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I'm in the early stages of a JS project. Everything is going fine so far except for the positioning of one shape. The shape in question is a teal diamond (square rotated 45 degrees). I can get the square on the screen no problem, but when I add:

    .attr("transform", "rotate(45)")

the square rotates properly, but shifts towards the left portion of the screen, like this:

enter image description here

I am not sure what is causing this to happen. If it helps, here is some of the code that produced this result:

var svg = d3.select("body")
            .append("svg")
            .attr("width", w)
            .attr("height", h);
        svg
            .append("rect")
            .attr("transform", "rotate(45)")
            .attr("x", 250)
            .attr("height", w / 10)
            .attr("width", w / 10)
            .attr("fill", "teal")

Note: If I put the "y" attribute in, the square disappears completely.

What is causing this? Did I do something wrong that I just can't see?

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3 Answers 3

up vote 9 down vote accepted

When you rotate the rect, you also rotate its coordinate system. So when you later move it 250 along the x axis, you're actually moving it 250 units along a 45 degree axis -- the result of the rotation.

As a rule, when you introduce a transform attribute as you did for rotate, you should do all your transformation via this attribute. So, you need to use translate instead of using the "x" attribute. Then it would look like this:

svg
  .append("rect")
  .attr("transform", "translate(250, 0) rotate(45)")
  // remove this: .attr("x", 250)
  .attr("height", w / 10)
  ...

This gets you the results I think you're looking for. Now note that the order of transformations matters here: if your transform was "rotate(45) translate(250, 0)" (i.e. first rotate then translate), you'd get the same, wrong results you got before. That's because when you rotate first, your translation happens, as before, along a rotated x axis.

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Ahhh you are absolutely right. Thanks a lot. So now I need the shape to be exactly in the center. Using the Pythagorean Theorm, I found the length of the cross section, and divided it by 2. The result of that equation is what I want to set as the y coordinate in my translate statement (subtracted from the canvas height / 2 of course). It seems as if I cannot use variables here though. Do you know how I could do that? –  1080p Jun 11 '12 at 18:51
    
Don't need to use Pythagorean, as long as you're doing the transformation in the right order. Assuming w and h are the canvas size, and rw and rh are the Rect's size, this should do what you're asking: .attr("transform", "translate(" + (w/2) + "," + (h/2) + ") rotate(45) translate(" + (-rw/2) + "," + (-rh/2) + ")". In other words, first move top-left of rect to the center, then rotate 45, then move back half-width and half-height of rect -- along 45 degrees axis -- which centers it. If canvas is 300x300 and rect is 100x100: "translate(150,150) rotate(45) translate(-50,-50)" –  meetamit Jun 11 '12 at 19:01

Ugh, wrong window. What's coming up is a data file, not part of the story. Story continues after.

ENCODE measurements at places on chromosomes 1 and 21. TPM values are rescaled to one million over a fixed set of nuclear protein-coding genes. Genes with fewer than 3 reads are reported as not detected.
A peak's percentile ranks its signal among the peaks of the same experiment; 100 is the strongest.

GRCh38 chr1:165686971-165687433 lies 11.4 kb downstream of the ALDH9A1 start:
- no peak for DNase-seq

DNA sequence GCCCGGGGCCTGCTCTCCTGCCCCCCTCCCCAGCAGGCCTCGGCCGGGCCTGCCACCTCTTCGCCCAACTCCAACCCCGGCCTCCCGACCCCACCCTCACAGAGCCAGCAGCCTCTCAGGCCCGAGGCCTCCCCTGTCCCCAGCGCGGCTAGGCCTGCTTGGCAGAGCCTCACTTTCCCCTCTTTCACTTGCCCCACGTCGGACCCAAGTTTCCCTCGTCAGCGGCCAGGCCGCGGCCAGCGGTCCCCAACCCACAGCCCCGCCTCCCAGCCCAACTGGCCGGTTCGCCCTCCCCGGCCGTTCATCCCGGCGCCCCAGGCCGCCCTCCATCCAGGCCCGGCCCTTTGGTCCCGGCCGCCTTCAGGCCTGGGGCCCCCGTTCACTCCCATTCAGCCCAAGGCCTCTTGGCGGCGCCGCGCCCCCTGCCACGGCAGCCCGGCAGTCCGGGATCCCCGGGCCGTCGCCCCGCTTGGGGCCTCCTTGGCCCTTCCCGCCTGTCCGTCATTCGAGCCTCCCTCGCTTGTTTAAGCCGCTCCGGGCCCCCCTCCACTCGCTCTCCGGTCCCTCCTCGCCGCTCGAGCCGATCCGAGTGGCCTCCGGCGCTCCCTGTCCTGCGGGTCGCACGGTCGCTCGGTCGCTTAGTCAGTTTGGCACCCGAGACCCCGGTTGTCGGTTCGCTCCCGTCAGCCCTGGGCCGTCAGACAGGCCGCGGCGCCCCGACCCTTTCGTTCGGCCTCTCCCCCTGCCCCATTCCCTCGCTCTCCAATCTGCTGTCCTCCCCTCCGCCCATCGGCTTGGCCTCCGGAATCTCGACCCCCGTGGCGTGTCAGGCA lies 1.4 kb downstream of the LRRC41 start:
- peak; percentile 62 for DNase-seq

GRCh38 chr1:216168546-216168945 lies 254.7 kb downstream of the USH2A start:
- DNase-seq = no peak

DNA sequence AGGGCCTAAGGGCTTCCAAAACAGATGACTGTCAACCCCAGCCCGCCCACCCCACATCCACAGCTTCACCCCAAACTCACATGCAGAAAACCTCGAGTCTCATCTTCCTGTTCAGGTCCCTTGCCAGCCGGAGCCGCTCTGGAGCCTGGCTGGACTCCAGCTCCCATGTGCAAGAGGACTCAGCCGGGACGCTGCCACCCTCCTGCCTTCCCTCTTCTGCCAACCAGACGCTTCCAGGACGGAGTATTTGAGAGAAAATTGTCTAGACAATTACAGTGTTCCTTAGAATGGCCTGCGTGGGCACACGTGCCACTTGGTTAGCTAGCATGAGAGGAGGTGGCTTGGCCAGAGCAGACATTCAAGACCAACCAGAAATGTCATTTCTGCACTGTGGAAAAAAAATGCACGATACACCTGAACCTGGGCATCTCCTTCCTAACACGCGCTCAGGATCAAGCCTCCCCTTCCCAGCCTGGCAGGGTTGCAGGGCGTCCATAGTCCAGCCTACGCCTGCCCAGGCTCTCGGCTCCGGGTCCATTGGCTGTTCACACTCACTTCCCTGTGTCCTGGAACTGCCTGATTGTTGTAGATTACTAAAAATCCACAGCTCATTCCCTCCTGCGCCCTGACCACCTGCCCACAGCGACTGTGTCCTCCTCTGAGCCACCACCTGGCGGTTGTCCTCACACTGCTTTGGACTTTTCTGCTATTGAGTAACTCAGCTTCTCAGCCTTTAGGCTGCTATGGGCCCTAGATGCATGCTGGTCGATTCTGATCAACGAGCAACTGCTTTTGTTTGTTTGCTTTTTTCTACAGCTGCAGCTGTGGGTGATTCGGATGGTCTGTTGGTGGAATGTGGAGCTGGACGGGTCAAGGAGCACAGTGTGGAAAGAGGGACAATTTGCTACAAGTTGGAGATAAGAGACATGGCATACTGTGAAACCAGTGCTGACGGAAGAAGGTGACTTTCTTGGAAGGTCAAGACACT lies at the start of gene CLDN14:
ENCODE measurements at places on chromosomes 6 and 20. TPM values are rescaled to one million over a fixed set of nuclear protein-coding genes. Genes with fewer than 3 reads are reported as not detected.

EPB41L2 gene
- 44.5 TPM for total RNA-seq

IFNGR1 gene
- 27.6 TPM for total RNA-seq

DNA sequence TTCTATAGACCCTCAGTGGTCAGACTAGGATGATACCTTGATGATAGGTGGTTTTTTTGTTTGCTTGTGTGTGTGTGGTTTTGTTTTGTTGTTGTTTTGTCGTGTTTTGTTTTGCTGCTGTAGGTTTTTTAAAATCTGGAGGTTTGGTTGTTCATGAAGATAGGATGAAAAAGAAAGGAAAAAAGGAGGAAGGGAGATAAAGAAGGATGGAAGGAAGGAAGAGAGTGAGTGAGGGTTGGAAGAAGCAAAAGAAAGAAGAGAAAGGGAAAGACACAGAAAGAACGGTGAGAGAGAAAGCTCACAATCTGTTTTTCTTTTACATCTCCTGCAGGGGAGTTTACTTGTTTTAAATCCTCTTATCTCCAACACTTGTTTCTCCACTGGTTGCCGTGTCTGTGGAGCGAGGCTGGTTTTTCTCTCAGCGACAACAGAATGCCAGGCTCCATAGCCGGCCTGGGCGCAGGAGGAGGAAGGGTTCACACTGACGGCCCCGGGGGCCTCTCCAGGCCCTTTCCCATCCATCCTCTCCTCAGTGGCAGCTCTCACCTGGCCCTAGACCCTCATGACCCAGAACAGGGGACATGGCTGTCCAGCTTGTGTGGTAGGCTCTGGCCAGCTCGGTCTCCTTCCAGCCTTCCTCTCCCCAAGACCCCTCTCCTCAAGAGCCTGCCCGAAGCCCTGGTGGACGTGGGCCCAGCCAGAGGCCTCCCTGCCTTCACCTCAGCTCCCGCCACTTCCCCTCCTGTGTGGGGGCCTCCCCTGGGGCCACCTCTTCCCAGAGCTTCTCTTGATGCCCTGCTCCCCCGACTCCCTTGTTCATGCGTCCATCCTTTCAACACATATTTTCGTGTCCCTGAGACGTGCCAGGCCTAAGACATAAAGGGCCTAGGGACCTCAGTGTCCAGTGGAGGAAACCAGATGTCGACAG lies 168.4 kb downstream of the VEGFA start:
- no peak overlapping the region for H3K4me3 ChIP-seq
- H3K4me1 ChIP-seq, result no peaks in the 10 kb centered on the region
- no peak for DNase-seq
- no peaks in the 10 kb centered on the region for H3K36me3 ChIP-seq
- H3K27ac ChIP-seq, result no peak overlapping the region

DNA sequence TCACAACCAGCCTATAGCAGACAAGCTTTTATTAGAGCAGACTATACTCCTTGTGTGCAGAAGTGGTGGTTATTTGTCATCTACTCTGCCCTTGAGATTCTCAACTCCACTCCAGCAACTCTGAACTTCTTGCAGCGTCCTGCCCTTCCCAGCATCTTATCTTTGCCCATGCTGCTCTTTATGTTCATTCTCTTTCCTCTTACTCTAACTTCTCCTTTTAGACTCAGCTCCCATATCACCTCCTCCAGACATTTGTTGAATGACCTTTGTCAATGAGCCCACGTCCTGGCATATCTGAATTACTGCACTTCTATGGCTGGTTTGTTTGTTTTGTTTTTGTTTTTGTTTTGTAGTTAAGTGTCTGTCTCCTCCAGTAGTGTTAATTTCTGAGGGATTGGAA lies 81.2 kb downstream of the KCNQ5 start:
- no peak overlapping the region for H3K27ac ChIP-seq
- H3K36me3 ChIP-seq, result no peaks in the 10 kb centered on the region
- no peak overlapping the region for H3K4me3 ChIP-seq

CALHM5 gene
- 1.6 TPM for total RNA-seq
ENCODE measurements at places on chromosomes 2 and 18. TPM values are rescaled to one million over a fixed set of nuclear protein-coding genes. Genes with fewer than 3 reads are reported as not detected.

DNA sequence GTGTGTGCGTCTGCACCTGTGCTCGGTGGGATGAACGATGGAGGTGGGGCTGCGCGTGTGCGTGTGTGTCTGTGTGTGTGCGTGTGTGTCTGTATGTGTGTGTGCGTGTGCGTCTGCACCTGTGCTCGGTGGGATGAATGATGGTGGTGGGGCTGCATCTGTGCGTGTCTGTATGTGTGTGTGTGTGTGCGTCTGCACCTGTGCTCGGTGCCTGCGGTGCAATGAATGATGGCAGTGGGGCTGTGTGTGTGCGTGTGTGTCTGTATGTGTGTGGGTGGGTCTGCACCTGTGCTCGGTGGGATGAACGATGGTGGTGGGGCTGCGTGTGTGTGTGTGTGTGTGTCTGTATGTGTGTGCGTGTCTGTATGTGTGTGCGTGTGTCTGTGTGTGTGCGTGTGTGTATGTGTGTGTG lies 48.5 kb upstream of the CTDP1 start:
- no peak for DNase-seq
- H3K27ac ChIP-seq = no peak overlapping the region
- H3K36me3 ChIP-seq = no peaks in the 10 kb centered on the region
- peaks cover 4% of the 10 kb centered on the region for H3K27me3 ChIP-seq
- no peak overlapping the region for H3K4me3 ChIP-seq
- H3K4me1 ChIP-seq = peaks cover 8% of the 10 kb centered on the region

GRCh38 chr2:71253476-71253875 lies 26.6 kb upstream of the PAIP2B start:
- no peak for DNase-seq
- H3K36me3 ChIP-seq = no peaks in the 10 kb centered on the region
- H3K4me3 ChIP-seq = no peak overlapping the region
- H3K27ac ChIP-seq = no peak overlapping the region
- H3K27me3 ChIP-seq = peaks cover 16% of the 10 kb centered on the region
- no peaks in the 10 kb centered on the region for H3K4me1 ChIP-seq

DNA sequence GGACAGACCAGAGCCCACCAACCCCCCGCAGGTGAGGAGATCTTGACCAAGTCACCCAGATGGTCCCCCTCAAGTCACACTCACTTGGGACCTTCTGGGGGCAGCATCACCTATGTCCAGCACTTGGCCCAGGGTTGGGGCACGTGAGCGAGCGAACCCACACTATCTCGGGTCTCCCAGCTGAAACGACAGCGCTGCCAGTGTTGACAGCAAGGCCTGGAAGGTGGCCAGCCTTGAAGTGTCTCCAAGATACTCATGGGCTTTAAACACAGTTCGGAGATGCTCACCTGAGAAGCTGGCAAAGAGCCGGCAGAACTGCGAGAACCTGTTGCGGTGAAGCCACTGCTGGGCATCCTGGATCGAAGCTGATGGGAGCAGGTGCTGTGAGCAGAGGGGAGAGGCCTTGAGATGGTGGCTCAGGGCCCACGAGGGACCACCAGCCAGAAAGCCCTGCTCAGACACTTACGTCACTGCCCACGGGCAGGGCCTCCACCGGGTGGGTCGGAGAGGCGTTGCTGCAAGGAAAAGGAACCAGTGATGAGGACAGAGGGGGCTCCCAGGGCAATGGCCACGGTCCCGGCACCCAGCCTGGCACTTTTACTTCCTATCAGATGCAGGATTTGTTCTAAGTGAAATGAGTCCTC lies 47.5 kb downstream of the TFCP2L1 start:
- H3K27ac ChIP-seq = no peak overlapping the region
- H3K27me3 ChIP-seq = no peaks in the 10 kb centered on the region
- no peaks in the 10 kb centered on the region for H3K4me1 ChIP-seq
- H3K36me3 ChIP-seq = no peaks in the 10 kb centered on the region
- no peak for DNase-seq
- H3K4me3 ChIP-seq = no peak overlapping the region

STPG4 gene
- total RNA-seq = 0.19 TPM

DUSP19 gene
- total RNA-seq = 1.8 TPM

Interesting. I already set up Pythagorean's in my code, but if your method is faster, I may swap it up. Thanks a lot for all the help. –  1080p Jun 11 '12 at 19:18

In SVG you must set the transform origin to get it to rotate from the center, such as...

.attr("transform", "rotate(45, 250, 100)");

Where 250, 100 is the x and y position of your rect minus it's radius. Putting it all together it would look like...

var svg = d3.select("body")
            .append("svg")
            .attr("width", 400)
            .attr("height", 300);
        svg
            .append("rect")
            .attr("transform", "rotate(30,"+ (diamond.x+diamond.width/2) + ","+ (diamond.y+diamond.width/2) +")")
            .attr("x", diamond.x)
            .attr("y", diamond.y)
            .attr("height", diamond.width)
            .attr("width", diamond.width)
            .attr("fill", "teal")​

You can view a demo here:

http://jsfiddle.net/uwM8u/

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Already got the answer for the rotation, but your code snippet helped me out a lot with the syntax for the rotate attribute. Thanks a lot. –  1080p Jun 11 '12 at 19:19
    
thanks. I was having problems getting them to rotate around their center. Very helpful. –  greg May 20 at 20:41

Here is an approach slightly different from the answer Duopixel gave. Here you are not repeating the calculations for X and Y. In Duopixel's example, its a trivial improvement since he is merely referencing a structure. Its often the case that X and Y are functions and I would not want to maintain that loging in two places. This approach allows you to set X and Y a node, then rotate on the center of said node.

You may find that after the rotation, you still want to tweak the final position, which could be done with another transform, or in the case of TEXT, you can use dx, dy.

    svgNode.attr("transform", function (d) {

                    var w = +d3.select(this).attr("x") +  (this.getBBox().width / 2) ;
                    var h = +d3.select(this).attr("y") + (this.getBBox().height / 2);

                    return  "rotate(90," + w + "," + h + ")";

                })
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